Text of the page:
Risk Society: Towards a New Modernity
"Ulrich Beck's panoramic analysis of the condition of Western societies has already been hailed as a classic. This first English edition will take its place as a core text of contemporary sociology alongside earlier typifications of society as postindustrial, and current debates about the social dimensions of the postmodern. Western industrial society is widely seen to be going through a decisive transitional period into a form defined variously as 'post-Enlightenment', 'post-Fordist' or 'postmodern'. Arguing that we are instead facing a different modernity typified by reflexivity, Ulrich Beck goes beyond these descriptions to provide a coherent picture of the direction of global social change. Underpinning the analysis is the notion of the 'risk society'. The changing nature of society's relation to production and distribution is related to the environmental impact, as a totalizing, globalizing economy based on scientific and technical knowledge becomes more central to social organization and social conflict. Within this framework, Ulrich Beck develops an overview of other key elements of current social development: the centrality of the political economy of knowledge; the changing roles of class and gender in a new work environment; and the politics (both personal and public) of the risk society. This major analysis of the present and future of modernity will be essential reading for students and scholars in sociology and general social theory." --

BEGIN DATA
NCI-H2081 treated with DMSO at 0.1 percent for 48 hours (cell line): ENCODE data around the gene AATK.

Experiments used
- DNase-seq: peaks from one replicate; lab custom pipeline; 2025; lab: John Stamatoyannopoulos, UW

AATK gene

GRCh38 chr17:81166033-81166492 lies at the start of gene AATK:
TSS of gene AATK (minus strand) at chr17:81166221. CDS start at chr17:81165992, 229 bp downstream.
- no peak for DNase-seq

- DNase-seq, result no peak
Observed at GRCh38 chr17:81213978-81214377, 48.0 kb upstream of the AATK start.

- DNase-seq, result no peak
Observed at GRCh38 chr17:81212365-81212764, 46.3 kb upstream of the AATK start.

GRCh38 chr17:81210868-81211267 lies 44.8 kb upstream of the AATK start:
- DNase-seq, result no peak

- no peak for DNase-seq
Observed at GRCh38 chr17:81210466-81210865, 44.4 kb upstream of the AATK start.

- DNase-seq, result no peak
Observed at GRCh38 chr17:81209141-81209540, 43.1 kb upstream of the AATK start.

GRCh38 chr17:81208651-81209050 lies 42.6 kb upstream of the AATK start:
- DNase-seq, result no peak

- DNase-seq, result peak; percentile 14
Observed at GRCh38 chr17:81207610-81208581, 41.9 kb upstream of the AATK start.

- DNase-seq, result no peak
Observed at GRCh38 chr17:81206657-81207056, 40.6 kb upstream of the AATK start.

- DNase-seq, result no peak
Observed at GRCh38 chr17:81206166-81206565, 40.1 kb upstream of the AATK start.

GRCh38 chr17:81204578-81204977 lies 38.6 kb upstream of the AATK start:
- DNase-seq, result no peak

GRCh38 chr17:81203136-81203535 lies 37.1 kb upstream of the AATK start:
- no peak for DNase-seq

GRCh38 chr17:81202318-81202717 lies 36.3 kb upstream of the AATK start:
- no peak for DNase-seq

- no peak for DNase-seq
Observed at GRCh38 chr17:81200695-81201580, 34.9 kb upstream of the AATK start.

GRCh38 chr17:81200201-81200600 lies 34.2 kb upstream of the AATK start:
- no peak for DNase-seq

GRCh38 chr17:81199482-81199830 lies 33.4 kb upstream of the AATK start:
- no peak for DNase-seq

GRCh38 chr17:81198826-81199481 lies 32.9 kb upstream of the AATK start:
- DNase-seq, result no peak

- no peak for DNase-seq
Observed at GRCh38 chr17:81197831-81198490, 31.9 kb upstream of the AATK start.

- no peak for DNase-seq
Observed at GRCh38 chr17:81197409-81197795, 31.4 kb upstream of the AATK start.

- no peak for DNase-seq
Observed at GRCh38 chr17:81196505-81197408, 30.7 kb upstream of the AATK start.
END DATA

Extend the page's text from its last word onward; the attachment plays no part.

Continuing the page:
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acceptable action actual already alternative application areas arguments become beginning biography causes central century chemical civilization claims concept connected consciousness consequences continuity course criticism cultural danger decisions demands democratic dependent determine differentiation direct discussion distribution economic effects employment equality essential established existence experience fact forces forms future groups growing hand hazards historical human increase individual industrial society inequality institutional interests knowledge labor market limited living longer means modernization nature objective occurs opportunities organization planning plants political pollutants positions possible practice principle problems production progress protection question rationality reality reflexive relations relationships remains risk society role scientific sense side effects situations social sphere standards structure systematically theory things threatens threats tion traditional transformation turn values wealth women
Page 13 - The gain in power from techno-economic 'progress' is being increasingly overshadowed by the production of risks. In an early stage, these can be legitimated as 'latent side effects'. As they become globalized, and subject to public criticism and scientific investigation, they come, so to speak, out of the closet and achieve a central importance in social and political debates. This 'logic...
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The Culture of Control: Crime and Social Order in Contemporary Society
Limited preview - 2001